Future Trends in Computing - Summer 16
- Summer 16
- Prof. Dr. Michael Gerndt, Dr. Josef Weidendorfer, Emily Mo-Hellenbrand, M.Sc., Alexander Pöppl, M.Sc., Isaías Alberto Comprés Ureña
- Time and Place
- Students from Master Informatics (IN2107), Computational Science and Engineering (IN2183), and Bachelor Informatics (IN0014)
- Semesterwochenstunden / ECTS Credits
- 2 SWS (2S) / 4 Credits
- Max. number of participants: 12
In the last ten years the period of vast increases in processing power mostly achieved by increasing the clock frequency of a processor has come to an end. Instead, computer architectures are getting more complex in order to accommodate the growing demand for processing power. Modern CPUs typically have a wide range of SIMD instructions for fine-grained data parallelism, and are capable of executing several threads on each of their several cores. Memory accesses are passed through multiple cache levels to hide memory access latencies. In addition to that, hardware specialized in performing massively parallel computations is getting more and more popular. Examples are GPUs and accelerators such as the Xeon Phi. In the HPC context, several nodes, each with its own CPU(s) and GPU(s) may be joined into a cluster.
Regular programming techniques and paradigms are no longer sufficient to fully utilize this hardware. Frameworks such as OpenCL take the structure and heterogeneity of the underlying hardware into account and provide the programming environment to expose all available resources, such as GPUs and accelerators. Novel approaches (such as invasive computing) expose the allocation of resources to the users, allowing them to request required resources and, by offering the reallocation of resources at runtime, enabling them to adapt to changing computing demands.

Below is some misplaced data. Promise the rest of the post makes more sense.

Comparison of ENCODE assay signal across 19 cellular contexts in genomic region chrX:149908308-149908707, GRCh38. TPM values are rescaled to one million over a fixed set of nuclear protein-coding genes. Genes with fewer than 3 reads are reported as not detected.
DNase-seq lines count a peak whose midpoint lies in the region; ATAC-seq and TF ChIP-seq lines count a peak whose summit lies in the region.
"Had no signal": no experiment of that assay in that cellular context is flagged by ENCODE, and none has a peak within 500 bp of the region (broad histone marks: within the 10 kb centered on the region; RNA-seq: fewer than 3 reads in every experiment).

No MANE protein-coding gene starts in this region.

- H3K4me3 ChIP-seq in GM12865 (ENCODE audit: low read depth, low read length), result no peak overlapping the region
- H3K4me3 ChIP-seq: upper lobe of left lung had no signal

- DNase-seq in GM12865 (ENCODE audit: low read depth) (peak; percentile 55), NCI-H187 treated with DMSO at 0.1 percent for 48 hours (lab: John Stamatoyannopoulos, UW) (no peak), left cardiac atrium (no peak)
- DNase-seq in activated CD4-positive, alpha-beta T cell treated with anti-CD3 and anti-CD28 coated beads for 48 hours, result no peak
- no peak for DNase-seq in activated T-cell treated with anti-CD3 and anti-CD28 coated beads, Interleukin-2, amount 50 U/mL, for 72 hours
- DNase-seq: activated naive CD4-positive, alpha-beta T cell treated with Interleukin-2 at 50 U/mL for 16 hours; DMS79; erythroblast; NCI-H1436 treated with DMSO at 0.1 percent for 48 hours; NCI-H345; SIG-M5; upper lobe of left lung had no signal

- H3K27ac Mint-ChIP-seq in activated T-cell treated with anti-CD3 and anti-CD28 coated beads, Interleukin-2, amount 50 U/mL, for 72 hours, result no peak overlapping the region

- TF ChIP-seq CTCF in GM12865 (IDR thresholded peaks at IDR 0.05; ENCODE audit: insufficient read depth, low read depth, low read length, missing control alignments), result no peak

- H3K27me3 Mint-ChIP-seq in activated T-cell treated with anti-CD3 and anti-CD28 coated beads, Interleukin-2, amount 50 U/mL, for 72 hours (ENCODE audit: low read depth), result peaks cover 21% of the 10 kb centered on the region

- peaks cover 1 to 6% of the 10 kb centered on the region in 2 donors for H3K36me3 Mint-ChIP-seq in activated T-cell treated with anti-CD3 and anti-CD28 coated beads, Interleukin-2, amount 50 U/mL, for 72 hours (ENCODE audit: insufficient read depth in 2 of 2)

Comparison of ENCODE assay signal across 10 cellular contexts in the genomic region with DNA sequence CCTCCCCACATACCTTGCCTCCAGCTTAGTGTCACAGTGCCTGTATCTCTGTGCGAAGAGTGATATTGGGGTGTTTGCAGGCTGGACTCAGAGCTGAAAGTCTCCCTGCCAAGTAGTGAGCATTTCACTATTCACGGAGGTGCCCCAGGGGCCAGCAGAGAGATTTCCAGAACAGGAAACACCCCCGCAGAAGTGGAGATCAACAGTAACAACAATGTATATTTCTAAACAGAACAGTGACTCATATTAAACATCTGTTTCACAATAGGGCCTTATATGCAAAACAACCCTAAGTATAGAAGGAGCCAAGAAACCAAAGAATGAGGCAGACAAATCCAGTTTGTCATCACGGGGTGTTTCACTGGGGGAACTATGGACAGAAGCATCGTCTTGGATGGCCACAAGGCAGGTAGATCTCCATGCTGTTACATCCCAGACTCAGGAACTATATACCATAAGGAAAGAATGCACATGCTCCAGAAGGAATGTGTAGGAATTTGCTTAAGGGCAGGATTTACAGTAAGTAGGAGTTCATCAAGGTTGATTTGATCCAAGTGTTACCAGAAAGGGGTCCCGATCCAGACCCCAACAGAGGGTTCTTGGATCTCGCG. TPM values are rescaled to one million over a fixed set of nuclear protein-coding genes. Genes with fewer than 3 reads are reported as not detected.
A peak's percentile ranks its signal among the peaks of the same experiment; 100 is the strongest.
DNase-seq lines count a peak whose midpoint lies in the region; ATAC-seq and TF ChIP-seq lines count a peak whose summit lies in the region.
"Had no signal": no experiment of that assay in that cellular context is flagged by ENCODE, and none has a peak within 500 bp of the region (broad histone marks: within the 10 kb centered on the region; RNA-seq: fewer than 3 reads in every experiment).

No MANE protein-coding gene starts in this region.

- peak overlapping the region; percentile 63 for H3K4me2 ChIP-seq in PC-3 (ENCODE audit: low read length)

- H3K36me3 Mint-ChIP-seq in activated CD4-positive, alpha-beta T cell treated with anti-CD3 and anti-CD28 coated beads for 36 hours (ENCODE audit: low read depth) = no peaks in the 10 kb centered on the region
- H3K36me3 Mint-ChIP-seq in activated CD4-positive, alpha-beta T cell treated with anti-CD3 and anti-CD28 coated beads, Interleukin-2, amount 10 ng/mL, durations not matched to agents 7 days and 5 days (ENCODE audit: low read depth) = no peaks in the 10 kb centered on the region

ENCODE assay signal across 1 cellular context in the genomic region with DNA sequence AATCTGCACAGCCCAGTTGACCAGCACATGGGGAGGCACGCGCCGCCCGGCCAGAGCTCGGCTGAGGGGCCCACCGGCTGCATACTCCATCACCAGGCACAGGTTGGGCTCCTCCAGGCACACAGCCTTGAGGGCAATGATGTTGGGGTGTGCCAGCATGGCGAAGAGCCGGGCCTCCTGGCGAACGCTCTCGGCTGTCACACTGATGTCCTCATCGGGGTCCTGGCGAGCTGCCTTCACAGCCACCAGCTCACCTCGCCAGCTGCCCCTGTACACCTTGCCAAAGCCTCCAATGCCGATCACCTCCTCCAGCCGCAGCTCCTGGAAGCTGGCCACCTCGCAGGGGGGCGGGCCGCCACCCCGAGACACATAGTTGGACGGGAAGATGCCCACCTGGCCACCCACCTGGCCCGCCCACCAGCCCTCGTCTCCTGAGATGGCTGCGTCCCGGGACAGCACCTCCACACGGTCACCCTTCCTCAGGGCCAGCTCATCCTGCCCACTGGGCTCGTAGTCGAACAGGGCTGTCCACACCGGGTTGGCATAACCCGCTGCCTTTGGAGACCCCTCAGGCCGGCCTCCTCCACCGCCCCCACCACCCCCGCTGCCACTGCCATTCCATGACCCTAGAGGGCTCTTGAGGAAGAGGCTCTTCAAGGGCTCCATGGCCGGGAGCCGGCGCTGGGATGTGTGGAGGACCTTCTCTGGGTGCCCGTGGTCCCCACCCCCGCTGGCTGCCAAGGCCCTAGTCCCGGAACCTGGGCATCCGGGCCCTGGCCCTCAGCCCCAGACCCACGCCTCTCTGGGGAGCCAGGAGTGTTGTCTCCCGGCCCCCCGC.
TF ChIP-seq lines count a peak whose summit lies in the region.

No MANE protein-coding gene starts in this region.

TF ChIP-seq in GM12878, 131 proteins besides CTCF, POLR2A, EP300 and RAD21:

The behavior of the hardware at runtime also needs to be considered. Modern Cluster architectures are not necessarily capable to run at peak utilization 100% of the time. To avoid the overheating of the hardware and the resulting degradation of the silicon, the clock frequency of the CPU may be drastically reduced, or single nodes may even be shut down completely for a time. Taking these problems into account is an additional challenge developers face today.
Background: The seminar will (partly) discuss research executed in the collaborative research unit Invasive Computing funded by the German Research Foundation (DFG).
Consider the Invasive Computing homepage. We encourage independent research and review of the available literature.
Detailed deadlines will be posted later. These preliminary deadlines are subject to change.
- End of April: submission of paper topic and outline.
- Beginning of June: submission of paper (release candidate) for review.
- Middle of June: submission of 2 reviews.
- End of June: submission of final paper.
Note: Failure to meet these deadlines may result in grade deduction or failure of the course.
- Course language: English
- Independent literature research
- Paper: 5-10 pages (max 10 pages) in total. IEEE format (see link below) required.
- Peer review process: 2 reviews from each participant
- Presentation: 30 minutes talk + 15 minutes discussion
- Mandatory attendance: Participants must attend all presentations. Absence can be excused for "good" reasons with a prior notification to the supervisors. For absence due to sickness, a doctor's attest must be provided.